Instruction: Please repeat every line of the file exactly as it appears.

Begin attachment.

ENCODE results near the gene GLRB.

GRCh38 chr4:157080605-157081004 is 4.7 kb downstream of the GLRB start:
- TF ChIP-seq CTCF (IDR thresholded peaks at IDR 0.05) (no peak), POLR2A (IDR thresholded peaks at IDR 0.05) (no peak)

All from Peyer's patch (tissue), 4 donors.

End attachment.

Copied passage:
ENCODE results near the gene GLRB.

GRCh38 chr4:157080605-157081004 is 4.7 kb downstream of the GLRB start:
- TF ChIP-seq CTCF (IDR thresholded peaks at IDR 0.05) (no peak), POLR2A (IDR thresholded peaks at IDR 0.05) (no peak)

All from Peyer's patch (tissue), 4 donors.